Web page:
There just aren't words to describe how VERY Grateful I am today! (My eighth grade english teacher said to never use the word "very" when writing. This time it's necessary.)
Hurricane Irma was slated to be the biggest in Florida's history. Visuals showed Andrew (which decimated Homestead, FL 25 years ago) easily fitting within Irma.
The storm bands for this hurricane were 500 miles across. That wasn't hype, that was fact. The peninsula of Florida is only about 150 miles across and 350 miles long. Irma was clearly predicted to swallow us.
Allow me to give you a few interesting facts I Lived this week:
- Hurricane wind speeds are measured by incredibly brave people who literally fly a plane into the eye (calm center) of storms. No! I do not want that job.
- Category 5 hurricanes have sustained winds over 157 mph For three days (prior to landfall) Irma maintained a category 5 status, with winds often reaching 185 mph.
- Our governor started urging people in flood prone areas to evacuate early last week. 6.3 million people heeded his warning making it potentially the largest evacuation in history and clogging our two major interstate highways heading north for days.
- Everyone was grateful to learn that Irma's winds speeds dropped when making landfall - only 135 mph. (Everything is relative.)
- On Monday morning it was reported that approximately 5.8 million people in Florida had no power. Many were also without water, including John, Joy and their four little ones.
All those facts would be just that, facts about nameless, faceless people you don't know. Except we were right in the middle of it all and we became the "nameless, faceless" people you DO know through this blog. Thank you for praying!
I want to tell you about the personal stories from our experience in the next post. But for today let me skip ahead and say, everyone is safe. All our houses made it with minimal damage. Between us our family will need to replace:
- a roof
- several fences
- a few trees
- a couple of appliances
- lots of refrigerated/frozen food items
One of the sad losses for Frank and me was the little playground we'd worked so hard to buy and build for our grandbabies. The sturdy wooden beams were literally torn to pieces and the seven foot high tower was thrown onto its side landing some ten feet from where it had been built.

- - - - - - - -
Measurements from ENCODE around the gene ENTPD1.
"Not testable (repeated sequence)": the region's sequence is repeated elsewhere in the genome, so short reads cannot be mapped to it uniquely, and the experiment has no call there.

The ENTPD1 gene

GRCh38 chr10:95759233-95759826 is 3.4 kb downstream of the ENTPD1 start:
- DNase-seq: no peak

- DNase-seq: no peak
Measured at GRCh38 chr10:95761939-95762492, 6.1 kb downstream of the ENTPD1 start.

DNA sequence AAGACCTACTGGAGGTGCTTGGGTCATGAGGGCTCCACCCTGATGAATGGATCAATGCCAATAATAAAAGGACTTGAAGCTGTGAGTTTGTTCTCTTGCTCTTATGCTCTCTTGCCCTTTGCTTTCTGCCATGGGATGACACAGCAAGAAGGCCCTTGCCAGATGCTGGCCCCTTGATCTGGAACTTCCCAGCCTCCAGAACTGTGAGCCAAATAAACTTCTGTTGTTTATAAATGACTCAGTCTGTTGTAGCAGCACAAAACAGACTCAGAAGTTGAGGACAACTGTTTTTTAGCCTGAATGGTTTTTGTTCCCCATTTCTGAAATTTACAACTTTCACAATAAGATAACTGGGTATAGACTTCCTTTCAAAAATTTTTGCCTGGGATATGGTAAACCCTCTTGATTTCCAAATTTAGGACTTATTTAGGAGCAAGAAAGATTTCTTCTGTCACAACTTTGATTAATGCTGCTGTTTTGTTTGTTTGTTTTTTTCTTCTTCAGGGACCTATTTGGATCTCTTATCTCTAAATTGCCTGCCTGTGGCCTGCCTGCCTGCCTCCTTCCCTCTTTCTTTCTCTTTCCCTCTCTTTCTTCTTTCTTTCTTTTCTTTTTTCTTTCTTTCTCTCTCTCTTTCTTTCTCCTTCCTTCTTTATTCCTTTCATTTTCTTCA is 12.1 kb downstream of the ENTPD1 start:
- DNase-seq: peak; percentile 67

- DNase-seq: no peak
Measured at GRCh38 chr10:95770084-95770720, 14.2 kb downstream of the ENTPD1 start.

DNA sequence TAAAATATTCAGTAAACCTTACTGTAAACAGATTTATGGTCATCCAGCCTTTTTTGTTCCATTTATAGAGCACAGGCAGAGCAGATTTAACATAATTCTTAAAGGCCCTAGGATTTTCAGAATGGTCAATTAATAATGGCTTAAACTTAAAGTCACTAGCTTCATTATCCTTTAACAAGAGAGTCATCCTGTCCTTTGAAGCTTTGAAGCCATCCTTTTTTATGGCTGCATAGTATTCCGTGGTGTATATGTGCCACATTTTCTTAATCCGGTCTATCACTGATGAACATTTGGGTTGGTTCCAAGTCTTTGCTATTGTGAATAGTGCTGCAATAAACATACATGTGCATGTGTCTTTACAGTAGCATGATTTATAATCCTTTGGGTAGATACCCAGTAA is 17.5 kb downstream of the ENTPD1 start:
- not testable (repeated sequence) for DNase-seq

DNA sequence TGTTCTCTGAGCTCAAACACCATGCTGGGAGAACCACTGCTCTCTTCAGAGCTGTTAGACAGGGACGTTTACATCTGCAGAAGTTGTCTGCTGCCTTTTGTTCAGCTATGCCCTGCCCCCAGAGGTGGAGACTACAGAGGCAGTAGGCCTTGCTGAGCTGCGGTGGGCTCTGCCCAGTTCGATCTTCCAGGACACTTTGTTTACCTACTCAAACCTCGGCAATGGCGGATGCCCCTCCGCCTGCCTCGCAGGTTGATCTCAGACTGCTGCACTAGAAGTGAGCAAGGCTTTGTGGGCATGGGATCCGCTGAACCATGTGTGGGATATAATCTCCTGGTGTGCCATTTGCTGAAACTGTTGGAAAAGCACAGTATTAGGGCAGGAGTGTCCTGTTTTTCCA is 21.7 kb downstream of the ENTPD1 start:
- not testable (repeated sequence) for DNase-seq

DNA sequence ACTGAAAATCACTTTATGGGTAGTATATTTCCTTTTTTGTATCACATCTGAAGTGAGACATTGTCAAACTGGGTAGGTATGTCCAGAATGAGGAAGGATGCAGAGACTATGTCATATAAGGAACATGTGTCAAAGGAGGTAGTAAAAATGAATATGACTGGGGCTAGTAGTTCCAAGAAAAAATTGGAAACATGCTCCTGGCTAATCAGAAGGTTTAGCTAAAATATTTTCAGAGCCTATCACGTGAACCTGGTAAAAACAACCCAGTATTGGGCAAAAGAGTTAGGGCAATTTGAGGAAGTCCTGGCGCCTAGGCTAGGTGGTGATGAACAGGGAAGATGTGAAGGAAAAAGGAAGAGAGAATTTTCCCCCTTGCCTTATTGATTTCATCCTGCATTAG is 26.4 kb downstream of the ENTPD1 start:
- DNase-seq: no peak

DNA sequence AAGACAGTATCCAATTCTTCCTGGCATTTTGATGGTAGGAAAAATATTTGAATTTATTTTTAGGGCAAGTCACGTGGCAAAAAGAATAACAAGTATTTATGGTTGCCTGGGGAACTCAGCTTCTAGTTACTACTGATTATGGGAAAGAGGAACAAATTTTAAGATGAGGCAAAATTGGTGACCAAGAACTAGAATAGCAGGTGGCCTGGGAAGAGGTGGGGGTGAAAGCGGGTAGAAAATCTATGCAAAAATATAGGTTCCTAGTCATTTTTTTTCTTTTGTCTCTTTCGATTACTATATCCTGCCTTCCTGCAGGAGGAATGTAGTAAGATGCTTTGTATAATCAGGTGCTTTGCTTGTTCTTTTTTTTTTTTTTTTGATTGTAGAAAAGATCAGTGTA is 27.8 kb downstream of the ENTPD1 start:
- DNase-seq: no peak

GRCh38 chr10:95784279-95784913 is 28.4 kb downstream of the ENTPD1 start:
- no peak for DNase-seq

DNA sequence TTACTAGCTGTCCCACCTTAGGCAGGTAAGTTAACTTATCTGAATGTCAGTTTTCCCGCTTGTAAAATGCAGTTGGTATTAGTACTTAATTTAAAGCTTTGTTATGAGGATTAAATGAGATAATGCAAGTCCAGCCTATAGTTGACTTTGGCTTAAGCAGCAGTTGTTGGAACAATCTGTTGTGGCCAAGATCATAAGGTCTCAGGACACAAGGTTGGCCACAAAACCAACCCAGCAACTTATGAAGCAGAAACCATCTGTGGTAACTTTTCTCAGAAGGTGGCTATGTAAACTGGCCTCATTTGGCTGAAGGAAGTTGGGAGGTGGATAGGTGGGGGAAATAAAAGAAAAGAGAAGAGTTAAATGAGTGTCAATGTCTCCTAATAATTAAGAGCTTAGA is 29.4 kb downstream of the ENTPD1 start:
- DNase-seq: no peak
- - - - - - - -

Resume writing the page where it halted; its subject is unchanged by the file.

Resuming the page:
But roofs and playgrounds and appliances can all be replaced.
I spent most of Wednesday and Thursday calling to speak directly with as many of our church members as I could reach. We served as a connector for those offering help and those needing it. A few just wanted to know we were still praying for them. Some needed a listening ear. Others quietly wept as they told their own harrowing stories about the unwelcome visitor, Irma.
Our extended church family includes first responders and power workers who are the heroes of every hurricane story. One senior member was the victim of looting and one new baby was born this week. We have many who are still without power.
We've shared generators, gasoline, spare bedrooms, ice, meals, showers, washers/dryers and air conditioning with anyone who wanted to come by. Our bible study Wednesday night was unusually somber; a time of hugging one another and expressing gratitude to God.
I'll leave you with a powerful report from one of our local stations.
(One more fact helps explain the story: hurricanes feed on warm, open waters; it's their fuel so to speak. The Gulf of Mexico readily supplies this fuel to any storm that makes it across the outer islands.....Bahamas, Cuba, Keys)
But on Sunday night just as this monster storm turned to make landfall as a category 5 hurricane, a mysterious dry wind started blowing from the west. This dry wind successfully broke into the lower part of Irma's swirling and began to breech the concentrated, well-formed eye. Within a very short time, Irma started losing power and came on the mainland as a category 2 instead of a 5.
ABC weather meteorologist Denis Phillips reported, "There is no way to explain how this storm has diminished so quickly, except that a lot of prayers have gone up. Twenty-four hours ago we were looking at the worst storm in history. Now it's lessening and the eye has collapsed. We are in a much better position."
Even the winds and waves obey HIS voice!
Don't get me wrong, we're totally aware of the devastation to the south of us. Some of the islands report 95% devastation of homes and businesses. We are heartbroken by the 23 deaths reported so far. And we're well aware that the recovery efforts for Hurricane Harvey in Texas and for this storm will go on for many months.
But I don't want to miss an opportunity to express my gratitude before I start helping others pick up the pieces. I also want to thank each of you who called, texted, emailed and messaged us with words of encouragement, letting us know you were praying too.
Be sure to stop by next week. The story will get more personal as I tell how it felt to sit and watch 100 mph wind gusts blow rain in through the center of our glass doors at church, wondering if they would hold.......